In theory, at least, we’ll be able to maintain good relationships with Christians of opposing political viewpoints when we recognize three key points:
1. Both of our major political parties reflect some Christian principles but also mix those with heretical distortions of biblical truth.
Because the United States has been heavily influenced by Christianity, both the Republican and Democratic parties have been influenced by plenty of Bible-believing Christians. Currently, there are ordained Christian ministers from each of these political parties sitting in Congress. The platforms of each side reflect decades of Christian lobbying.
The Democratic Party’s concerns about poverty, racial justice, health care, and environmental stewardship have received support not only from mainline Protestants and Catholics but also from many Black and Hispanic Protestant Christians and some evangelicals of all races.
The Democratic Party has been deeply shaped by people of Christian faith. President Franklin Roosevelt’s New Deal social programs of the 1930s were created by believers in the Social Gospel. The party’s embrace of civil rights advocacy was never far removed from the concerns of the Black church.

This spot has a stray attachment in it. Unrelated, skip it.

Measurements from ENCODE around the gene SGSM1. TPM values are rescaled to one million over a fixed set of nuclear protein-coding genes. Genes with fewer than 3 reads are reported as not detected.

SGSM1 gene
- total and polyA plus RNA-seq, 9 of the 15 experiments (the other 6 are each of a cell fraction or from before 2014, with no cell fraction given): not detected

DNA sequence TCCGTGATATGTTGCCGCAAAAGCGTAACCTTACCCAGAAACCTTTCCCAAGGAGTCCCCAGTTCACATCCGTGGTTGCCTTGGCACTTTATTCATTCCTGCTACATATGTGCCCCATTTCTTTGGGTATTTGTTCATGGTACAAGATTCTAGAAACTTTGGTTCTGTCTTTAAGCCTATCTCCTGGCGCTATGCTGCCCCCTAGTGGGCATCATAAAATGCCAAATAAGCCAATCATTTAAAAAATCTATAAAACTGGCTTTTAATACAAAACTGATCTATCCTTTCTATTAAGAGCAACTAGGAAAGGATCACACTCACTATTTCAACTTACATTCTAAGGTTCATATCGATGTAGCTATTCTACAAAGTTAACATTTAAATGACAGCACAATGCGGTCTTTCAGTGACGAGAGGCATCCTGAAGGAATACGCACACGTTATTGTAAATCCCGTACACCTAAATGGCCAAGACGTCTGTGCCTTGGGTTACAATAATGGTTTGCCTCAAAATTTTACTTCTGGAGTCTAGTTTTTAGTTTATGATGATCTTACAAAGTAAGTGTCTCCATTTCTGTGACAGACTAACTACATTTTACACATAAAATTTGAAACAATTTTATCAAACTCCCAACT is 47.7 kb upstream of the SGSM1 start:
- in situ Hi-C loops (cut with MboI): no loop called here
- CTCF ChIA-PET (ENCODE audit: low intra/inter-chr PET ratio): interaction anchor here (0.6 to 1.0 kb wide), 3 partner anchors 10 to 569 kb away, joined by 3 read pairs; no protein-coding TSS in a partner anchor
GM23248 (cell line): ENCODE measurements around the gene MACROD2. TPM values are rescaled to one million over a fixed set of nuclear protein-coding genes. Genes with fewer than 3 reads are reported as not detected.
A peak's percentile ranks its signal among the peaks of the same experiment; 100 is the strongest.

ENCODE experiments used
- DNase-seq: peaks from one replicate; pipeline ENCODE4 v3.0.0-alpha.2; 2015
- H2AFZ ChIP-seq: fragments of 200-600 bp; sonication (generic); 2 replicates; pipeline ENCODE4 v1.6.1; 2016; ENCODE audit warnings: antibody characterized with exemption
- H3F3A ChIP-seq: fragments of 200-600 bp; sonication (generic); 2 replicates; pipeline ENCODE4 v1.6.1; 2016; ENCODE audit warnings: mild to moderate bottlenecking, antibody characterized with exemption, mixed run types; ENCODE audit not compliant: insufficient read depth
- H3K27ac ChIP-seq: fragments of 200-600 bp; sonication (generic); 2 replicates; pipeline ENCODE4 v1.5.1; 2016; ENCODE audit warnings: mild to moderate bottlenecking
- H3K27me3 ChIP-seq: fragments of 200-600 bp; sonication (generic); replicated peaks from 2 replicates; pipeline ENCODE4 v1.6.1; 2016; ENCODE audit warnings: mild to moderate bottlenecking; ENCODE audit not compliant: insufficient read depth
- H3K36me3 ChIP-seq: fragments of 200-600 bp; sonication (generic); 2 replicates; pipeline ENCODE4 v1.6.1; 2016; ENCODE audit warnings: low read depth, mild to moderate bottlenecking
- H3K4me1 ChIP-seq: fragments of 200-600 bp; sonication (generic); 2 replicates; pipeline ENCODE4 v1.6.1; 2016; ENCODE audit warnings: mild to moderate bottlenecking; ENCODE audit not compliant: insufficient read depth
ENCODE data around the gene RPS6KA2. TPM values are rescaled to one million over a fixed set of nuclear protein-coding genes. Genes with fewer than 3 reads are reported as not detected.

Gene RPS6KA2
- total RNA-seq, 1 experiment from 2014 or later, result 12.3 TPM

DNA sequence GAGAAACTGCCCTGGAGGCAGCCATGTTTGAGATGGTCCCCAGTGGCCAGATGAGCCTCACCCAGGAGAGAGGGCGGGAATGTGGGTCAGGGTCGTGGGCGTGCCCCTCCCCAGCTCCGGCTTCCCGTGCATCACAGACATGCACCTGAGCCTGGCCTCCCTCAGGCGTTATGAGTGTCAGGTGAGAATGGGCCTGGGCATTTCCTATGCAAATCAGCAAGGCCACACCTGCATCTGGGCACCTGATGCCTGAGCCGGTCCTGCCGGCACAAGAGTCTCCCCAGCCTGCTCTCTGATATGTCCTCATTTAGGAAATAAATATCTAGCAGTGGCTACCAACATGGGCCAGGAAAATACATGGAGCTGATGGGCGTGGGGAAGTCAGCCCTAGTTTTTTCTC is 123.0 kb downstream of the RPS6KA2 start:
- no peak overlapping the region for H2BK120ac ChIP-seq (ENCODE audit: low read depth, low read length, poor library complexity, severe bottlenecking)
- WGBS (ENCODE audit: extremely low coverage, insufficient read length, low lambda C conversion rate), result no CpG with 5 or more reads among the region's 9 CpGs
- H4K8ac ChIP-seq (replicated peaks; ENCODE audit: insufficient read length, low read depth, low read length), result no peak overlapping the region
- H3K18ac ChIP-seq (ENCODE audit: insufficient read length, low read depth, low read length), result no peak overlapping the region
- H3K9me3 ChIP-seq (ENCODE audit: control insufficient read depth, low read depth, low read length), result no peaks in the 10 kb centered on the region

Although Democrats’ positions on some issues—especially sexuality and abortion—do not accord very well with those of theologically orthodox Christians, the party’s championship of equality and diversity is rooted in an ecumenical Christian vision that was popular with late 20th-century liberal Protestants.
Likewise, the Republican Party has been deeply shaped by the language of Christian faith. The 2016 Republican Party platform mentions God 15 times and affirms the principles of religious liberty, protection for the unborn, and the importance of marriage.
Since its founding just before the Civil War, the Republican Party has been a bastion of mainline Protestant morality. But in the late 20th century, it also became the party of many white conservative Catholics and evangelical Protestants who were attracted by the group’s conservative stances on abortion, sex, and religion in public life.
As a result, some of the party’s platform statements appear to be taken directly from the work of thoughtful conservative Christian academics. The platform, for instance, declares that “children raised in a two-parent household tend to be physically and emotionally healthier, more likely to do well in school, less likely to use drugs and alcohol, engage in crime or become pregnant outside of marriage.”
But if both the Democratic and Republican parties have been shaped by Christian principles, they’ve also both distorted Christian truths, which means that believers who become avid partisans are in danger of confusing heresy with Christian doctrine.